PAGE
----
I’ve been reading Asian Beacon since you and your husband were the editors 40 years ago. I still read your column. You must have lived an interesting life. Can you share what you consider is the best legacy you’re leaving your family?
We’ve always been concerned about what legacy we want to leave not only to our children and grandchildren but to those whose lives are linked with ours. The most important thing we consider worth leaving is our faith in Jesus Christ because God’s blessings to those who love and obey Him go down thousands of generations. (Deut. 5:10)
What can be more precious and long-lasting than that?
We’ve seen the effects of this in our own family. My great-grandfather was one of the first Christian converts in Beijing. After his wife died, he could not take care of his young children. Out of desperation, he sent them to the Christian mission – something which horrified the villagers as rumour had it that the ‘foreign devils’ dug out children’s eyes to make medicine.
As a result of receiving benefits from the missionaries, the family’s social status improved. My mother had the opportunity to study in America because she could speak English, which she learnt from her father who was educated in the mission school. So from poor farmers in the village, after seven or eight generations, most of the family members became teachers, pastors, doctors, lawyers, etc.
God’s blessings on Tek and my life are not only in the social, material aspects but even more so in the spiritual realm. We’ve personally tasted His goodness, so our deepest desire is that all our family worship Him. We’ve brought up our daughters from young to love and serve God and today, they all do.
We claim Acts 16:31:
“Believe in the Lord Jesus and you will be saved – you and your household.”
Several years ago, God gave me a specific promise:
“The children of Your servants will live in Your presence; their descendants will be established before You.” (Ps. 102:28)
And recently another promise:
“I revealed myself to those who did not ask for me; I was found by those who did not seek me.” (Is. 65:1)
I’m assured that the legacy of our precious faith will continue down the generations.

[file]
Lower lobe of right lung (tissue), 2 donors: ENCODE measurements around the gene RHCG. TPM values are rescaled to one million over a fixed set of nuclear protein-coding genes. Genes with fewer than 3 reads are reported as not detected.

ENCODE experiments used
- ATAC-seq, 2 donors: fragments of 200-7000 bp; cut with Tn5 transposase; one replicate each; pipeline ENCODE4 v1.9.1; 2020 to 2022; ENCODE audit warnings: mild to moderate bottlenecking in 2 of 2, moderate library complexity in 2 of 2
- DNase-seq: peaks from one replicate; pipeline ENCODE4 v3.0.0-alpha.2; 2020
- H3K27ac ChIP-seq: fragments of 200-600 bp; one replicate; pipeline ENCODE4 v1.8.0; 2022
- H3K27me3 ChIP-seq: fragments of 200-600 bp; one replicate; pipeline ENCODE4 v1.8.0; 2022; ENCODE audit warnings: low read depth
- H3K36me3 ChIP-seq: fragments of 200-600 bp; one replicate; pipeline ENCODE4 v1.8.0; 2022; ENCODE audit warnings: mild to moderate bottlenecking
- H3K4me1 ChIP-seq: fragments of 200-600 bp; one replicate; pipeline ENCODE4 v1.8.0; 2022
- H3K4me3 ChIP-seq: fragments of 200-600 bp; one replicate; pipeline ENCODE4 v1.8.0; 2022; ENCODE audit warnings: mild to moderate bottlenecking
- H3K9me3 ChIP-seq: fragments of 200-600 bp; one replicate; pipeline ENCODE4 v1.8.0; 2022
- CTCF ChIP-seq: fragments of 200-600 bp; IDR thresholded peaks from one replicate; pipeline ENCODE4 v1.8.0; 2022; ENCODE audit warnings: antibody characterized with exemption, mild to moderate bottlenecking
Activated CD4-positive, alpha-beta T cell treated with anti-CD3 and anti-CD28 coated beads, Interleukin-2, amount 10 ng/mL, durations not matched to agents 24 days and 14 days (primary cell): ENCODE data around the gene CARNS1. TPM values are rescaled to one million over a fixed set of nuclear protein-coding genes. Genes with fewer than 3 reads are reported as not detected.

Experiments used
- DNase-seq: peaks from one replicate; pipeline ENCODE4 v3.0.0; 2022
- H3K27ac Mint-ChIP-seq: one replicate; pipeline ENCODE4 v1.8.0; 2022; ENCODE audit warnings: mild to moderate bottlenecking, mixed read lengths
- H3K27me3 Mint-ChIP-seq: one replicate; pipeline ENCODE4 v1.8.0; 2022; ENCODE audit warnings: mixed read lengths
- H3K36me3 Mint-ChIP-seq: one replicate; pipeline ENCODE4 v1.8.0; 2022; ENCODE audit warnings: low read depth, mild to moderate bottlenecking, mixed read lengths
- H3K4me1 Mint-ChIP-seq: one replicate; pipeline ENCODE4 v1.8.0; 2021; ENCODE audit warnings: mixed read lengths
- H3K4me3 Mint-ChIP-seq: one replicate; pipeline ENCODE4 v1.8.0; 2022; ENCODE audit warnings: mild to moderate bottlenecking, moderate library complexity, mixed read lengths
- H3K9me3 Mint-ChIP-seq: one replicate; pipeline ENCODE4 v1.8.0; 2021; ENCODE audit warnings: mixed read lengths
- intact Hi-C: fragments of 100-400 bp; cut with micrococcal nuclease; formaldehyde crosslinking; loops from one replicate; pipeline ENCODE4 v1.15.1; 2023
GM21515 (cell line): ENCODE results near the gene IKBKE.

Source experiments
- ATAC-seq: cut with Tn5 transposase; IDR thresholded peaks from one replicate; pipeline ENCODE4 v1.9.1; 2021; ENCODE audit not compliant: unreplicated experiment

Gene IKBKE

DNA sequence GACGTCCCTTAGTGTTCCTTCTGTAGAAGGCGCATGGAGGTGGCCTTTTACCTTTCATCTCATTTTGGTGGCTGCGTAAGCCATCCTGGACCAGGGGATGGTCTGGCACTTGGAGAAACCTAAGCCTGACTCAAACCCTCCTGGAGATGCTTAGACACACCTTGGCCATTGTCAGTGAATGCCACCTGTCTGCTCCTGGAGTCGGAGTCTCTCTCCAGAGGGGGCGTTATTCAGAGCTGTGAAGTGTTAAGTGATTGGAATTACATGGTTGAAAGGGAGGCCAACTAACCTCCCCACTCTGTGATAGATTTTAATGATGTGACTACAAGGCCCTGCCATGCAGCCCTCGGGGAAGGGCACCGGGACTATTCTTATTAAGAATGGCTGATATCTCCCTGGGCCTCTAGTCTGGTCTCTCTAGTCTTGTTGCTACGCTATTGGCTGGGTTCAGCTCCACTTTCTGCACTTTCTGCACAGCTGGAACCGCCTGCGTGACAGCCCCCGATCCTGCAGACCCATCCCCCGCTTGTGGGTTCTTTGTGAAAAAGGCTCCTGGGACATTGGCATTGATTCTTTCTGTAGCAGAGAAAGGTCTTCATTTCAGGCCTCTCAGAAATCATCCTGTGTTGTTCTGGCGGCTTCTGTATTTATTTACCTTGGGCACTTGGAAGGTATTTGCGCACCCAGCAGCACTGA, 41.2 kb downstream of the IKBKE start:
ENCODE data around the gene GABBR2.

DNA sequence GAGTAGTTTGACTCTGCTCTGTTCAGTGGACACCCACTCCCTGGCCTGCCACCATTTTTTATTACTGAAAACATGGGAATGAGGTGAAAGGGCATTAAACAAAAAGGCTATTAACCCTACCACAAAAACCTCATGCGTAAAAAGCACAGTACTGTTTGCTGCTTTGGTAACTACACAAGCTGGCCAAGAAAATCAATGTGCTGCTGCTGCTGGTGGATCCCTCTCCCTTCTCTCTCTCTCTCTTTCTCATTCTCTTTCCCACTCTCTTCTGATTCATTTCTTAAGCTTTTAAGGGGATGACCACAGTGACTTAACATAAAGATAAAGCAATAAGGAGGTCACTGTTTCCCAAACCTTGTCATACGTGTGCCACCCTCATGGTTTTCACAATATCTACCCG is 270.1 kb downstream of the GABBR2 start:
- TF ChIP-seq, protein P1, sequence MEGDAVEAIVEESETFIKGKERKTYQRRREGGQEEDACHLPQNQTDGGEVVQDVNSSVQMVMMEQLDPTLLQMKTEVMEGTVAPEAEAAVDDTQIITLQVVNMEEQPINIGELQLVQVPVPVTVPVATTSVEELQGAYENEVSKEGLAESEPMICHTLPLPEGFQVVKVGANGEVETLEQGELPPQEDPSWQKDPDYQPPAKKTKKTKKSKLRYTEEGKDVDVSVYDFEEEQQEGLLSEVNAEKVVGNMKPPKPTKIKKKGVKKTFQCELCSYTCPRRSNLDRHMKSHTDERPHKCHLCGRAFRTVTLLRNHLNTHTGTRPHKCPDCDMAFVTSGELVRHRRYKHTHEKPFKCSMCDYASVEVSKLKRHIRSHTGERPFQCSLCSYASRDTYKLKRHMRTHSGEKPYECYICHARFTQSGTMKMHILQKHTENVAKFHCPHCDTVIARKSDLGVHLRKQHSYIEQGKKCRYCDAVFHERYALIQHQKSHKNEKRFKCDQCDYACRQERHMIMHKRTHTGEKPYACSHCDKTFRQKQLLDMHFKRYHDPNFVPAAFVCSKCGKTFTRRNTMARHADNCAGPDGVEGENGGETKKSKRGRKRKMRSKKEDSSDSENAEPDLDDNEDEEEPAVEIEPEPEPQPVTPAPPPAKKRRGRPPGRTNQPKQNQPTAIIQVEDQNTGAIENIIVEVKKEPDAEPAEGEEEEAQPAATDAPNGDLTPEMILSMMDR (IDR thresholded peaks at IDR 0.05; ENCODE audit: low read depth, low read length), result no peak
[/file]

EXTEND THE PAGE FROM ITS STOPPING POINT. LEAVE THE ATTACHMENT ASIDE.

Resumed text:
How do we pass on our faith? By prayer and by intentional teaching. When our first baby grandson visited us in Perth from Singapore, I made it a point to pray blessing on him from Numbers 6:26 every day for the two weeks of the visit. After returning to Singapore, my daughter wrote that Ryan was much happier and when he heard praise and worship songs, he would clap and raise his hands.
For years now, every night when Tek and I pray together, we pray for our children and their families that they will love God.
We watch out for teachable moments to instil Christian principles as Deut. 6:7 says:
“You will teach (about God) diligently to your children, and shall talk (about God) when you sit in your house, and when you walk by the way, and when you lie down, and when you rise up.”
Our granddaughter, Kirstyn, was angry with her older brother. When she came to spend the night and we were chatting on the bed, I told her, “He who angers you controls you. You must not let anyone control you. You must let only God control you.” I then shared with her how: forgive him, ask God to forgive her, then use the powerful spiritual weapon of Jesus’ name to cut off the unhappy event from her mind. She did this and found that it worked.
Catching teachable moments to instil godly principles will help them experience God’s power and goodness which will stand them in good stead into adulthood.
Do you have an issue you need advice on? Write to Dear Goldie at email@example.com for her godly counsel. Selected questions may be featured in this column. If you leave an email address, you will have your question answered, whether it’s published or not.